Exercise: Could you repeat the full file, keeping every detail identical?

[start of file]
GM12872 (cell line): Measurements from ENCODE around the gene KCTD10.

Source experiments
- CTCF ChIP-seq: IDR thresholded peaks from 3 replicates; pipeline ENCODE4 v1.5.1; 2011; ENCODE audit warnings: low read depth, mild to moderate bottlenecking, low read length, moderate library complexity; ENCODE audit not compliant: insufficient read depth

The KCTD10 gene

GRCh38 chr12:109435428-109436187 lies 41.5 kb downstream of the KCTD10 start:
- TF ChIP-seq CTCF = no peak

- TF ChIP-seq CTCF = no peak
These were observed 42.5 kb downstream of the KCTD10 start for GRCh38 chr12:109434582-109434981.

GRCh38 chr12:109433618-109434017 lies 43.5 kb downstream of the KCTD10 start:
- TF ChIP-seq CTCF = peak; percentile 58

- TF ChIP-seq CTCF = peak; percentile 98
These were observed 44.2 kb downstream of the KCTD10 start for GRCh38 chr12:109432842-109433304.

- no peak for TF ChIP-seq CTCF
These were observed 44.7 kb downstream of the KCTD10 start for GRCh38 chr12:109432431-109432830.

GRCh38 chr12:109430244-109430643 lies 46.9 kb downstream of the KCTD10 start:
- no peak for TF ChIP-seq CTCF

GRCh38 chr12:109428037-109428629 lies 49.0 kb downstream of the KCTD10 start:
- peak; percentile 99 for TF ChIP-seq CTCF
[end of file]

GM12872 (cell line): Measurements from ENCODE around the gene KCTD10.

Source experiments
- CTCF ChIP-seq: IDR thresholded peaks from 3 replicates; pipeline ENCODE4 v1.5.1; 2011; ENCODE audit warnings: low read depth, mild to moderate bottlenecking, low read length, moderate library complexity; ENCODE audit not compliant: insufficient read depth

The KCTD10 gene

GRCh38 chr12:109435428-109436187 lies 41.5 kb downstream of the KCTD10 start:
- TF ChIP-seq CTCF = no peak

- TF ChIP-seq CTCF = no peak
These were observed 42.5 kb downstream of the KCTD10 start for GRCh38 chr12:109434582-109434981.

GRCh38 chr12:109433618-109434017 lies 43.5 kb downstream of the KCTD10 start:
- TF ChIP-seq CTCF = peak; percentile 58

- TF ChIP-seq CTCF = peak; percentile 98
These were observed 44.2 kb downstream of the KCTD10 start for GRCh38 chr12:109432842-109433304.

- no peak for TF ChIP-seq CTCF
These were observed 44.7 kb downstream of the KCTD10 start for GRCh38 chr12:109432431-109432830.

GRCh38 chr12:109430244-109430643 lies 46.9 kb downstream of the KCTD10 start:
- no peak for TF ChIP-seq CTCF

GRCh38 chr12:109428037-109428629 lies 49.0 kb downstream of the KCTD10 start:
- peak; percentile 99 for TF ChIP-seq CTCF